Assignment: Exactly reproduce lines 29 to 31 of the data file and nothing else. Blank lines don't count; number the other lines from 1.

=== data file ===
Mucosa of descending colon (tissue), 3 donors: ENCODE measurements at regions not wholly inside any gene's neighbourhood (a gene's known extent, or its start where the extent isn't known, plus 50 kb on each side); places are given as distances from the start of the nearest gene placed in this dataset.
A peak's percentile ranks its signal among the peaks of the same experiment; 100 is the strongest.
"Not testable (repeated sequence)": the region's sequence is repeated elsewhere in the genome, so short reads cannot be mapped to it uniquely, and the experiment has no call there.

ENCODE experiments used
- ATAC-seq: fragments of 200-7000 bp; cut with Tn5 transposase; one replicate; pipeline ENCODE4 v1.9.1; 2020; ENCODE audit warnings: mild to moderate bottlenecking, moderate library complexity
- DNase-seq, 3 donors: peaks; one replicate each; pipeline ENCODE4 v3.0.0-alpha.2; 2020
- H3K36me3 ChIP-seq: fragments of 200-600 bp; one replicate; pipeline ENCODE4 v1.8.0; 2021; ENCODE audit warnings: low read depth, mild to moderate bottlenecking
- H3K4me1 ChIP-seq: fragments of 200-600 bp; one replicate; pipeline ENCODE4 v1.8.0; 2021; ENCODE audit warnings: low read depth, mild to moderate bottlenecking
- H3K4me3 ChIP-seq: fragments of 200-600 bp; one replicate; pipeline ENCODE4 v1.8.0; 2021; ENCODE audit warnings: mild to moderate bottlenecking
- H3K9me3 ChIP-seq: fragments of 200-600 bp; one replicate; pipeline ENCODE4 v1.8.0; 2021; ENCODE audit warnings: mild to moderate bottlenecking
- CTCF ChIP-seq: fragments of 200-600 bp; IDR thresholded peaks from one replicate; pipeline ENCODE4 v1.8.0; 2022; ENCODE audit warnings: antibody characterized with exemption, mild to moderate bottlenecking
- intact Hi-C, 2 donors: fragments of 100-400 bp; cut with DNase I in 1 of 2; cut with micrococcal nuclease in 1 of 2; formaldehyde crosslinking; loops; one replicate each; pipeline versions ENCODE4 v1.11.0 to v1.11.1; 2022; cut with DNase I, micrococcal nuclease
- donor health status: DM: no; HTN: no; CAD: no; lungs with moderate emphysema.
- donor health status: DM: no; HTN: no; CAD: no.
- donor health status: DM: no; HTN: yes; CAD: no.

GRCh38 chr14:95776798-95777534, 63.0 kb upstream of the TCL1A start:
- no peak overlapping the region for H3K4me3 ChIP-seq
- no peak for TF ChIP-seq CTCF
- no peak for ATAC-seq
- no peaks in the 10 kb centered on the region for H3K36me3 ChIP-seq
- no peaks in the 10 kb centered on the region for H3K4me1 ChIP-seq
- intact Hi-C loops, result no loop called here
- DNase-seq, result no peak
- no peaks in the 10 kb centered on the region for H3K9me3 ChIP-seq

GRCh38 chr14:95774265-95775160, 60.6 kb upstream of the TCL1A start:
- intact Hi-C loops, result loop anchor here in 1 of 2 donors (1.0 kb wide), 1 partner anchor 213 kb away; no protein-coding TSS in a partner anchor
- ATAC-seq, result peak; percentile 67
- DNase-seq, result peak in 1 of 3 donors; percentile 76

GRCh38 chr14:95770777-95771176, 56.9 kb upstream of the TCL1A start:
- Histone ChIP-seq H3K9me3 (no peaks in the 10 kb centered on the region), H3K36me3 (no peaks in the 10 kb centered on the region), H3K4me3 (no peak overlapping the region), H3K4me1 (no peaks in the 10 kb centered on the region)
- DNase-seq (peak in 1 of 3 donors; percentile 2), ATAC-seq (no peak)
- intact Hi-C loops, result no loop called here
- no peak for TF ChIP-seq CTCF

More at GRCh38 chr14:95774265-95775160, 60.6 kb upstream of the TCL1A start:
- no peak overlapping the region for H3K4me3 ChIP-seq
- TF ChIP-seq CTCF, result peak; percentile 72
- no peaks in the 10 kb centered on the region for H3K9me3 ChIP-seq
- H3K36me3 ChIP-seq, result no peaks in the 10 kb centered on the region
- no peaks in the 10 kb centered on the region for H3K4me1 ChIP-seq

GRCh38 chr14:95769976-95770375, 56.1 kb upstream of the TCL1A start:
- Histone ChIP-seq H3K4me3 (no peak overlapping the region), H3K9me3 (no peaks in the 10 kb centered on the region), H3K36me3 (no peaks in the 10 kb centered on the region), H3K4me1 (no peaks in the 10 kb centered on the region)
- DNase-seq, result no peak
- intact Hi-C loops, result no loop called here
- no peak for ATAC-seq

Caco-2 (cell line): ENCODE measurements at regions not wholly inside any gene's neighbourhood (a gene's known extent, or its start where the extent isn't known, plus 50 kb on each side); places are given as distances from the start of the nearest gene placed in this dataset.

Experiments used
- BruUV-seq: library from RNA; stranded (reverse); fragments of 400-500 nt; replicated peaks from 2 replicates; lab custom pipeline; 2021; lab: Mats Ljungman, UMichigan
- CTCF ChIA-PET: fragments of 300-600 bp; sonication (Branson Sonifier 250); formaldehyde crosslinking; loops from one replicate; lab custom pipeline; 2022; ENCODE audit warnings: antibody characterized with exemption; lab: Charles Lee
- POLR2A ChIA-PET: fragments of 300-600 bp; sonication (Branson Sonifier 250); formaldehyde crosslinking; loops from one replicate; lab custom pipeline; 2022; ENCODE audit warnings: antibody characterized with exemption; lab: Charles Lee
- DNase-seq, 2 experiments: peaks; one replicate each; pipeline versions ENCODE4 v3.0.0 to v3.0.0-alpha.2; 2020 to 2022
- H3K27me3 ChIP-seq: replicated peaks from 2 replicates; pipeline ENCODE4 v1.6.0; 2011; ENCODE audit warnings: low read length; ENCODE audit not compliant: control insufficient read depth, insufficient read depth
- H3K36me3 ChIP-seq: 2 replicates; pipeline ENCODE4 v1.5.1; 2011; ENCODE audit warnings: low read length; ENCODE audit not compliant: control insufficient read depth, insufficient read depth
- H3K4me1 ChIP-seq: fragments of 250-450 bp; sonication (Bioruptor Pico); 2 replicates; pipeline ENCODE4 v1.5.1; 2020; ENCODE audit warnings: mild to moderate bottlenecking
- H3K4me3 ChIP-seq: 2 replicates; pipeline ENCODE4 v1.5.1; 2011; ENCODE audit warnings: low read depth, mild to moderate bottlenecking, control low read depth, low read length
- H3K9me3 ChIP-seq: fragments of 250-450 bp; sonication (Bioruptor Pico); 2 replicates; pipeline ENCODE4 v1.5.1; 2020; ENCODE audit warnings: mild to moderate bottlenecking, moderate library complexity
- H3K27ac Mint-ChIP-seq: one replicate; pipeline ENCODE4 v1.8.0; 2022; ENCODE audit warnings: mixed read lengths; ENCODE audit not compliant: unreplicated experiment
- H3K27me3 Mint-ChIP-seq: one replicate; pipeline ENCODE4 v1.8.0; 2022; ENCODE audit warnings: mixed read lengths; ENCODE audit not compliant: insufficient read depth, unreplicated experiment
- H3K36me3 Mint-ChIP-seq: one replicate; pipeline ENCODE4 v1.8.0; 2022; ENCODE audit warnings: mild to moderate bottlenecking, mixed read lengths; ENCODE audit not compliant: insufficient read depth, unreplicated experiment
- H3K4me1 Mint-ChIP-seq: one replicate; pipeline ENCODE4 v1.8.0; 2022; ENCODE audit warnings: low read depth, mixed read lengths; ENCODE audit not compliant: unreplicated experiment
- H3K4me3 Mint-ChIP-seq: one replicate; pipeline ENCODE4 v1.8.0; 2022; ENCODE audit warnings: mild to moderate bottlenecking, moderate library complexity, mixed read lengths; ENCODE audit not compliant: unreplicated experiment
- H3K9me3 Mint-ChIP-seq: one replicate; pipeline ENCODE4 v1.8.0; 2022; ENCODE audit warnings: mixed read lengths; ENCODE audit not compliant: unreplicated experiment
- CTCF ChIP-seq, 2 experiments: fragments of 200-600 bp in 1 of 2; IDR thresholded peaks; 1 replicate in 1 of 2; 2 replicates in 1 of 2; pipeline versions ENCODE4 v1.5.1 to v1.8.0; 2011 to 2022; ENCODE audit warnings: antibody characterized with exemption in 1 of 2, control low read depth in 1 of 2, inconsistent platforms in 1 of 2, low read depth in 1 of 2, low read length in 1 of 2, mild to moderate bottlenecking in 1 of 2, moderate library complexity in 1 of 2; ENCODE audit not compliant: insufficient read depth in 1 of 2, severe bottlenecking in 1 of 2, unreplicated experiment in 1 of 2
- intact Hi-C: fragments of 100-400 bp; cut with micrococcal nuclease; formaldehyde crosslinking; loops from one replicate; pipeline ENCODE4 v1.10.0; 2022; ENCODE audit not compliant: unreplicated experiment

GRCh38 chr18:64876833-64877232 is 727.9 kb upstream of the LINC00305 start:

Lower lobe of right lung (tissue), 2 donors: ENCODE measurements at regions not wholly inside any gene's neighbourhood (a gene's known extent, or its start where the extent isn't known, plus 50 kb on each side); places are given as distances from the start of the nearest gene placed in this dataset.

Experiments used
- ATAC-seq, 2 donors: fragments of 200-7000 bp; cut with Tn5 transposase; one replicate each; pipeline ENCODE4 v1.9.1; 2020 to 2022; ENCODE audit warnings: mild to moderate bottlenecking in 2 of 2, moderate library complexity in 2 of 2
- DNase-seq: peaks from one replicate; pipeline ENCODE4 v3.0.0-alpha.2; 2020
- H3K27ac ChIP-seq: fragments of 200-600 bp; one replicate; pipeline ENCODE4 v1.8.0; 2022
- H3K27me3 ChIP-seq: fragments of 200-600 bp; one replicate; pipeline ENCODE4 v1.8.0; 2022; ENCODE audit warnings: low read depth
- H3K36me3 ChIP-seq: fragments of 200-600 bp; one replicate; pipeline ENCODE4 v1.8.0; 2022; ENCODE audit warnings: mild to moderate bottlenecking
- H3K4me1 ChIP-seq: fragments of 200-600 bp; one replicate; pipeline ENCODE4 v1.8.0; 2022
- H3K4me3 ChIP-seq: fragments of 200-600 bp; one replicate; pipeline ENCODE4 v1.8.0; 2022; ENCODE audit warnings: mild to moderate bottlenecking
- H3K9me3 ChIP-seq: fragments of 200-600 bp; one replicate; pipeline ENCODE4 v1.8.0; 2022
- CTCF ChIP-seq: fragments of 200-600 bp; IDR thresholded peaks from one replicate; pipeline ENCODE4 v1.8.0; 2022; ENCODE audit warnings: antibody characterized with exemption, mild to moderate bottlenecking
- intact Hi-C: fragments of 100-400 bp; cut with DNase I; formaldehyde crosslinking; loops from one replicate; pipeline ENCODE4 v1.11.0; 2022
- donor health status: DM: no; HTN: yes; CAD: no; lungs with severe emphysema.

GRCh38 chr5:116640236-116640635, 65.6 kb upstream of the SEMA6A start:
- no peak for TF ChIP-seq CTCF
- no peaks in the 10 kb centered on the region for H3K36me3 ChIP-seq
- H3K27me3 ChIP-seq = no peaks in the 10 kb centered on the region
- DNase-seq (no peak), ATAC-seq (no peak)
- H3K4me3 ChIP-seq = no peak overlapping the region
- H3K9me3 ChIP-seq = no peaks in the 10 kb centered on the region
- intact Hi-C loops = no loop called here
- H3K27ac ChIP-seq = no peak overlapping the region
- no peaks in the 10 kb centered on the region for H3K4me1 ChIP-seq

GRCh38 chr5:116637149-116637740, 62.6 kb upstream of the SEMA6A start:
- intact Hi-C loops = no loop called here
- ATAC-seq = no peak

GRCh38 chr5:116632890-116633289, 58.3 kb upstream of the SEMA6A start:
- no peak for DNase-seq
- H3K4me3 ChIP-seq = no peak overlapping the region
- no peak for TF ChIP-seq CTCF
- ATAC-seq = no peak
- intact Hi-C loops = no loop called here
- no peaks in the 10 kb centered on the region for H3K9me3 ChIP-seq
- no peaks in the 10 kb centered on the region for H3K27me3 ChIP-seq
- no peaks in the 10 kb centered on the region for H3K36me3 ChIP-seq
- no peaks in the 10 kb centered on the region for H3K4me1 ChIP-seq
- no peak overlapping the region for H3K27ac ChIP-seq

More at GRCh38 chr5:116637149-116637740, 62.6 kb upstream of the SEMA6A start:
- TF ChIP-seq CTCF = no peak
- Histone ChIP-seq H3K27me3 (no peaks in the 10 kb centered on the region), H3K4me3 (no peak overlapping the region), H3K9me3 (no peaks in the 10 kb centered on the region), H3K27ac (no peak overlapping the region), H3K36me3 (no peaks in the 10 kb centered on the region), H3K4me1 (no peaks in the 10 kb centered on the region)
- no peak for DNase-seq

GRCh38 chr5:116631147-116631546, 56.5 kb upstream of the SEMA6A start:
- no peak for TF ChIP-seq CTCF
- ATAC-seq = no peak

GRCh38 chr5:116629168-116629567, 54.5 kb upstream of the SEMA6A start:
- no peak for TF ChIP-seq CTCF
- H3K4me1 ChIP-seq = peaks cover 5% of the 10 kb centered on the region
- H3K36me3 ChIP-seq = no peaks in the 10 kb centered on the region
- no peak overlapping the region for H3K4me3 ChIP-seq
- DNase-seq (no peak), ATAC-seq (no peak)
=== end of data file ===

GRCh38 chr14:95770777-95771176, 56.9 kb upstream of the TCL1A start:
- Histone ChIP-seq H3K9me3 (no peaks in the 10 kb centered on the region), H3K36me3 (no peaks in the 10 kb centered on the region), H3K4me3 (no peak overlapping the region), H3K4me1 (no peaks in the 10 kb centered on the region)
- DNase-seq (peak in 1 of 3 donors; percentile 2), ATAC-seq (no peak)